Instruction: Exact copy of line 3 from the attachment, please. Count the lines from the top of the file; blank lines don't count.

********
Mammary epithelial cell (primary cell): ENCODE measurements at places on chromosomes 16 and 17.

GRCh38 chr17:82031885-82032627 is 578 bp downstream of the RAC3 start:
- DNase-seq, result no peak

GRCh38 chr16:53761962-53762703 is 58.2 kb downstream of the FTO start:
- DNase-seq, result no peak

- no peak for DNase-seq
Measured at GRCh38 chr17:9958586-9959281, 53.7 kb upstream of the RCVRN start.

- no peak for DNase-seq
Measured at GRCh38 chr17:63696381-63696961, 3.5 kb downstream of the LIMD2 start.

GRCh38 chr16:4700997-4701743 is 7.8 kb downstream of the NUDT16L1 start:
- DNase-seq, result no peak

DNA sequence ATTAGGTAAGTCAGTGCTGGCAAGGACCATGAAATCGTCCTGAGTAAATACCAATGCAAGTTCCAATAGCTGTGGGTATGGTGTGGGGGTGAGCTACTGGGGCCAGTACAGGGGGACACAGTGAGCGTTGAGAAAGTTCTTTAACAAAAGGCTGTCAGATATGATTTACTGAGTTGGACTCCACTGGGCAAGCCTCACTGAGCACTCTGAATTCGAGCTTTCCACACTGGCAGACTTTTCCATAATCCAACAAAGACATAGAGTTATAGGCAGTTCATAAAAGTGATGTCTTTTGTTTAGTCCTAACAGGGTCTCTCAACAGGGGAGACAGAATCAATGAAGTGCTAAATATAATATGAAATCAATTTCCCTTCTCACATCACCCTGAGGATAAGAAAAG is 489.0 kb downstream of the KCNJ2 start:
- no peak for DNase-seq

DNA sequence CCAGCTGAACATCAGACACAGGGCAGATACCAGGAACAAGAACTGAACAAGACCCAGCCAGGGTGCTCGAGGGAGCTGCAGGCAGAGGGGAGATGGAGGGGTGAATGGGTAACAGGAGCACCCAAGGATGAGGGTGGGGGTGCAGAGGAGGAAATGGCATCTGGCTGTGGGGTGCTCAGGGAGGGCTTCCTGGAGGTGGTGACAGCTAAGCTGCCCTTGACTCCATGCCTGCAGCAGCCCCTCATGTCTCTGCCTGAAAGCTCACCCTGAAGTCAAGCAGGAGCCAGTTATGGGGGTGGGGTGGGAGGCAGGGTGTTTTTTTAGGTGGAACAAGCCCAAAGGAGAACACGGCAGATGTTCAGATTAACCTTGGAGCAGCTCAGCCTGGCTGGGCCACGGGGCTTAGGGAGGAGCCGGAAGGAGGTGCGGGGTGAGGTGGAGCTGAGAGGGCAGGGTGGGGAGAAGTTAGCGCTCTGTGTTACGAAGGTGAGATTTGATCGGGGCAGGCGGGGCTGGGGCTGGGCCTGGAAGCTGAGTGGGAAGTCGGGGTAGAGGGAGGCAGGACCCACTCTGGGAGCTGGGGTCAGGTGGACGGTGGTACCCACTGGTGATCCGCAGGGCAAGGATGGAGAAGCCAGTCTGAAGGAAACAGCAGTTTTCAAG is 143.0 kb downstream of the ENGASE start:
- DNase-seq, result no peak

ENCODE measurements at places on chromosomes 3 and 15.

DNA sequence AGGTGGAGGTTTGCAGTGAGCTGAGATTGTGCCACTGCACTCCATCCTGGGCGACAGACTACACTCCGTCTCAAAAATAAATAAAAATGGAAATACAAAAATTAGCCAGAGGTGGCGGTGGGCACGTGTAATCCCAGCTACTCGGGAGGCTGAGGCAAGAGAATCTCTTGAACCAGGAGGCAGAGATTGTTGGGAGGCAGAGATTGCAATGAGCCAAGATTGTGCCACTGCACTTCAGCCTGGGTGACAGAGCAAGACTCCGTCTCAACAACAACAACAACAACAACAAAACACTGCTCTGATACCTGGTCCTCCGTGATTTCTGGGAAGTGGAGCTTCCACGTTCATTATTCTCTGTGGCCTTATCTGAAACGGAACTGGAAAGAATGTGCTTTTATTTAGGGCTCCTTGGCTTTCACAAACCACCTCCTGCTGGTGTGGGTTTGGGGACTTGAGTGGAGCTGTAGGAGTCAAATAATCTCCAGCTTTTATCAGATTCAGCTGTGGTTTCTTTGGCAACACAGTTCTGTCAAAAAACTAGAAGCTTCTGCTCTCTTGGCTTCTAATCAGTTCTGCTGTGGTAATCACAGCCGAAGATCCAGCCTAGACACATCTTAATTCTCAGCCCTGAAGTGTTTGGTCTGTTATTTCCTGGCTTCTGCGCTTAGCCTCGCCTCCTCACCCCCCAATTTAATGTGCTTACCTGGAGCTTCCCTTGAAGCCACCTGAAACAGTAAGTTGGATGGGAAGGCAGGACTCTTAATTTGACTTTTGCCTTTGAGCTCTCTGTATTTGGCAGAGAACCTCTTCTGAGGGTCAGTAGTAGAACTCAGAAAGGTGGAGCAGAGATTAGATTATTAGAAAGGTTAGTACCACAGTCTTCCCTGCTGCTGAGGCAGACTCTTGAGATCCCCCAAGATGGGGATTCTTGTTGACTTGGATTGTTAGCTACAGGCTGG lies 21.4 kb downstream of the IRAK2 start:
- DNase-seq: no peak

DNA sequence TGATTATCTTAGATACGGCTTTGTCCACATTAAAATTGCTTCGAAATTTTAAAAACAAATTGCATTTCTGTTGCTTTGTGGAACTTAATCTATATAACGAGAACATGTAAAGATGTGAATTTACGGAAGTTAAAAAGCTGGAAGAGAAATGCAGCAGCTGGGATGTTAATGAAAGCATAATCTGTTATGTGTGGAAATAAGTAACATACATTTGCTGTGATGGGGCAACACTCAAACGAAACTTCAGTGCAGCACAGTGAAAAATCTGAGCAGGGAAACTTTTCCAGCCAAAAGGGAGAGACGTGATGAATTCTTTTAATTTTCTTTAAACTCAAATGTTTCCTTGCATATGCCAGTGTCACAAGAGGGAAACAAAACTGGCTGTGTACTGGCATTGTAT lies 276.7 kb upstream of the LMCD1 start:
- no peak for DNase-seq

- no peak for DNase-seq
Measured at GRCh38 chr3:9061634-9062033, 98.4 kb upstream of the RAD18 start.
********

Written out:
- DNase-seq, result no peak